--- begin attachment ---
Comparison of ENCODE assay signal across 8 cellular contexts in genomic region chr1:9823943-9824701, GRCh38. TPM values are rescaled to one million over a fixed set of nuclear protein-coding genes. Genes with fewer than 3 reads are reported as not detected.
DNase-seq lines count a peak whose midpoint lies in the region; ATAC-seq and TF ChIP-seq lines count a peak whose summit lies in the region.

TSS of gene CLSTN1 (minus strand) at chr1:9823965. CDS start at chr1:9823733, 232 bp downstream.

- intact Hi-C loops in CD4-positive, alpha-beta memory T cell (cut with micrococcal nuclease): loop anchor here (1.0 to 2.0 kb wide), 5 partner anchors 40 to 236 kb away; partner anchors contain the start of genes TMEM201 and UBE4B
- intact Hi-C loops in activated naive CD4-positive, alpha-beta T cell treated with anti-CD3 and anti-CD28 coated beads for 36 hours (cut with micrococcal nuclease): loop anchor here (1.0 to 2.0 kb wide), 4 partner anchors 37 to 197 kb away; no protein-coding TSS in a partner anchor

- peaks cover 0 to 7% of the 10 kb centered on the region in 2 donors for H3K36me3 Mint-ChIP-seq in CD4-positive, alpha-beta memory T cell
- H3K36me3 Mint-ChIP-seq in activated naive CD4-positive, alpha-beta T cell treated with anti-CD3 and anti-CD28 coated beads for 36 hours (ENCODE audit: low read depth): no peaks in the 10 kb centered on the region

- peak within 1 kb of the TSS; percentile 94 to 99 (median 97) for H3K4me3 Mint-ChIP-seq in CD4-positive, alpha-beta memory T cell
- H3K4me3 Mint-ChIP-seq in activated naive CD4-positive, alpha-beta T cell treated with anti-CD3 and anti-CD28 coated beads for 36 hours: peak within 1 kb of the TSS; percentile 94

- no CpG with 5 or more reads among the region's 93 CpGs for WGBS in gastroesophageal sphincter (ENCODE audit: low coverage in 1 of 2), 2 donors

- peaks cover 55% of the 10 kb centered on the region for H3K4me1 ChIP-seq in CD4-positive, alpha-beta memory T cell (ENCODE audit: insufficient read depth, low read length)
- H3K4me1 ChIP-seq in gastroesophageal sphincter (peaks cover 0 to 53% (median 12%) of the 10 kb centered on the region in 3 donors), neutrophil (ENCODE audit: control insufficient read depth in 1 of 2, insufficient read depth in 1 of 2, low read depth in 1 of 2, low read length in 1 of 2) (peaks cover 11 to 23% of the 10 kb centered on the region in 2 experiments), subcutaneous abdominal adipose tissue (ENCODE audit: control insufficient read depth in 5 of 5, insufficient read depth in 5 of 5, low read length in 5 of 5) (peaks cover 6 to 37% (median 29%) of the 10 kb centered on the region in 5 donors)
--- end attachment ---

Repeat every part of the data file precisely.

Comparison of ENCODE assay signal across 8 cellular contexts in genomic region chr1:9823943-9824701, GRCh38. TPM values are rescaled to one million over a fixed set of nuclear protein-coding genes. Genes with fewer than 3 reads are reported as not detected.
DNase-seq lines count a peak whose midpoint lies in the region; ATAC-seq and TF ChIP-seq lines count a peak whose summit lies in the region.

TSS of gene CLSTN1 (minus strand) at chr1:9823965. CDS start at chr1:9823733, 232 bp downstream.

- intact Hi-C loops in CD4-positive, alpha-beta memory T cell (cut with micrococcal nuclease): loop anchor here (1.0 to 2.0 kb wide), 5 partner anchors 40 to 236 kb away; partner anchors contain the start of genes TMEM201 and UBE4B
- intact Hi-C loops in activated naive CD4-positive, alpha-beta T cell treated with anti-CD3 and anti-CD28 coated beads for 36 hours (cut with micrococcal nuclease): loop anchor here (1.0 to 2.0 kb wide), 4 partner anchors 37 to 197 kb away; no protein-coding TSS in a partner anchor

- peaks cover 0 to 7% of the 10 kb centered on the region in 2 donors for H3K36me3 Mint-ChIP-seq in CD4-positive, alpha-beta memory T cell
- H3K36me3 Mint-ChIP-seq in activated naive CD4-positive, alpha-beta T cell treated with anti-CD3 and anti-CD28 coated beads for 36 hours (ENCODE audit: low read depth): no peaks in the 10 kb centered on the region

- peak within 1 kb of the TSS; percentile 94 to 99 (median 97) for H3K4me3 Mint-ChIP-seq in CD4-positive, alpha-beta memory T cell
- H3K4me3 Mint-ChIP-seq in activated naive CD4-positive, alpha-beta T cell treated with anti-CD3 and anti-CD28 coated beads for 36 hours: peak within 1 kb of the TSS; percentile 94

- no CpG with 5 or more reads among the region's 93 CpGs for WGBS in gastroesophageal sphincter (ENCODE audit: low coverage in 1 of 2), 2 donors

- peaks cover 55% of the 10 kb centered on the region for H3K4me1 ChIP-seq in CD4-positive, alpha-beta memory T cell (ENCODE audit: insufficient read depth, low read length)
- H3K4me1 ChIP-seq in gastroesophageal sphincter (peaks cover 0 to 53% (median 12%) of the 10 kb centered on the region in 3 donors), neutrophil (ENCODE audit: control insufficient read depth in 1 of 2, insufficient read depth in 1 of 2, low read depth in 1 of 2, low read length in 1 of 2) (peaks cover 11 to 23% of the 10 kb centered on the region in 2 experiments), subcutaneous abdominal adipose tissue (ENCODE audit: control insufficient read depth in 5 of 5, insufficient read depth in 5 of 5, low read length in 5 of 5) (peaks cover 6 to 37% (median 29%) of the 10 kb centered on the region in 5 donors)